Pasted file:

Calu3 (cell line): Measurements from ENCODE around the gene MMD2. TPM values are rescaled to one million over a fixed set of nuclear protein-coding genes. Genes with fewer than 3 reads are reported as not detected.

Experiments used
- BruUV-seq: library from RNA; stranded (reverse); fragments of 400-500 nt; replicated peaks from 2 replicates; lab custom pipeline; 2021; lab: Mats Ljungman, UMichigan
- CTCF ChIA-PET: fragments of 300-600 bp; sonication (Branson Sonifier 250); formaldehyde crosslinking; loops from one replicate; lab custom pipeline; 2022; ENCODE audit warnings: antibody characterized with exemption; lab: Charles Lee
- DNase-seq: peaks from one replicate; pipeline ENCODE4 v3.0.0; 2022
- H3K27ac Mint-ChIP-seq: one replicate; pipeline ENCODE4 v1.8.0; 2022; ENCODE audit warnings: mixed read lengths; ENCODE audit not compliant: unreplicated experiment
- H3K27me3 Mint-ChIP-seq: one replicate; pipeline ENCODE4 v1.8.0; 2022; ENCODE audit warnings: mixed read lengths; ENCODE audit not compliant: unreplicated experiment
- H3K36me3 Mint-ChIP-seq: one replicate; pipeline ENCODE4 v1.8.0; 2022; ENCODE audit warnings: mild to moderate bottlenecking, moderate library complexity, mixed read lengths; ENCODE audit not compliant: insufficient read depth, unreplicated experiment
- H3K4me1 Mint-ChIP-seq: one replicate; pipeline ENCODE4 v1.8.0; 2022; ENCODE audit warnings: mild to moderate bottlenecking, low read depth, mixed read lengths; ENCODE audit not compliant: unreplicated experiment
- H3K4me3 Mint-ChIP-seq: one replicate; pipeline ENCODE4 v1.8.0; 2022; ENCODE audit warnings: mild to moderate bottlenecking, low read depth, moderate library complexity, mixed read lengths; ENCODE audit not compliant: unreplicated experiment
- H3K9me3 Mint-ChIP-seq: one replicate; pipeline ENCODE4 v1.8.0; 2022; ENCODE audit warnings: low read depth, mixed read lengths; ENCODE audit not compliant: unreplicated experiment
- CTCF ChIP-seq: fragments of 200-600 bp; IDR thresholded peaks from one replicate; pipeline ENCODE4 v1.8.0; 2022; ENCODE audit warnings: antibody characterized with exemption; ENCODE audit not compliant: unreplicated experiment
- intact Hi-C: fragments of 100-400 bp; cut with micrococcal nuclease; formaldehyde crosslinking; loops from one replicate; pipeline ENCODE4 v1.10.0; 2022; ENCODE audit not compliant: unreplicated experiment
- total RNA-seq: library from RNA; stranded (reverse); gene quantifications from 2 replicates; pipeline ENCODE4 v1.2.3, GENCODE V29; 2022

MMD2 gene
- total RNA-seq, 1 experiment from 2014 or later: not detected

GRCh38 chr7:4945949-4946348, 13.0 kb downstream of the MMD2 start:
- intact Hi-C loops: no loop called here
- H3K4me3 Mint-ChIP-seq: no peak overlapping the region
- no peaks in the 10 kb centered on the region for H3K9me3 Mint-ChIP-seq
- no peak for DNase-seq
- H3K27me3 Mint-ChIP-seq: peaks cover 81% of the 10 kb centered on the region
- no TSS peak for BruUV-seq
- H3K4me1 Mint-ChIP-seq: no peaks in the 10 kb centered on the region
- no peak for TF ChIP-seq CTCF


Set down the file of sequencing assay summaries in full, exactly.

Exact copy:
Calu3 (cell line): Measurements from ENCODE around the gene MMD2. TPM values are rescaled to one million over a fixed set of nuclear protein-coding genes. Genes with fewer than 3 reads are reported as not detected.

Experiments used
- BruUV-seq: library from RNA; stranded (reverse); fragments of 400-500 nt; replicated peaks from 2 replicates; lab custom pipeline; 2021; lab: Mats Ljungman, UMichigan
- CTCF ChIA-PET: fragments of 300-600 bp; sonication (Branson Sonifier 250); formaldehyde crosslinking; loops from one replicate; lab custom pipeline; 2022; ENCODE audit warnings: antibody characterized with exemption; lab: Charles Lee
- DNase-seq: peaks from one replicate; pipeline ENCODE4 v3.0.0; 2022
- H3K27ac Mint-ChIP-seq: one replicate; pipeline ENCODE4 v1.8.0; 2022; ENCODE audit warnings: mixed read lengths; ENCODE audit not compliant: unreplicated experiment
- H3K27me3 Mint-ChIP-seq: one replicate; pipeline ENCODE4 v1.8.0; 2022; ENCODE audit warnings: mixed read lengths; ENCODE audit not compliant: unreplicated experiment
- H3K36me3 Mint-ChIP-seq: one replicate; pipeline ENCODE4 v1.8.0; 2022; ENCODE audit warnings: mild to moderate bottlenecking, moderate library complexity, mixed read lengths; ENCODE audit not compliant: insufficient read depth, unreplicated experiment
- H3K4me1 Mint-ChIP-seq: one replicate; pipeline ENCODE4 v1.8.0; 2022; ENCODE audit warnings: mild to moderate bottlenecking, low read depth, mixed read lengths; ENCODE audit not compliant: unreplicated experiment
- H3K4me3 Mint-ChIP-seq: one replicate; pipeline ENCODE4 v1.8.0; 2022; ENCODE audit warnings: mild to moderate bottlenecking, low read depth, moderate library complexity, mixed read lengths; ENCODE audit not compliant: unreplicated experiment
- H3K9me3 Mint-ChIP-seq: one replicate; pipeline ENCODE4 v1.8.0; 2022; ENCODE audit warnings: low read depth, mixed read lengths; ENCODE audit not compliant: unreplicated experiment
- CTCF ChIP-seq: fragments of 200-600 bp; IDR thresholded peaks from one replicate; pipeline ENCODE4 v1.8.0; 2022; ENCODE audit warnings: antibody characterized with exemption; ENCODE audit not compliant: unreplicated experiment
- intact Hi-C: fragments of 100-400 bp; cut with micrococcal nuclease; formaldehyde crosslinking; loops from one replicate; pipeline ENCODE4 v1.10.0; 2022; ENCODE audit not compliant: unreplicated experiment
- total RNA-seq: library from RNA; stranded (reverse); gene quantifications from 2 replicates; pipeline ENCODE4 v1.2.3, GENCODE V29; 2022

MMD2 gene
- total RNA-seq, 1 experiment from 2014 or later: not detected

GRCh38 chr7:4945949-4946348, 13.0 kb downstream of the MMD2 start:
- intact Hi-C loops: no loop called here
- H3K4me3 Mint-ChIP-seq: no peak overlapping the region
- no peaks in the 10 kb centered on the region for H3K9me3 Mint-ChIP-seq
- no peak for DNase-seq
- H3K27me3 Mint-ChIP-seq: peaks cover 81% of the 10 kb centered on the region
- no TSS peak for BruUV-seq
- H3K4me1 Mint-ChIP-seq: no peaks in the 10 kb centered on the region
- no peak for TF ChIP-seq CTCF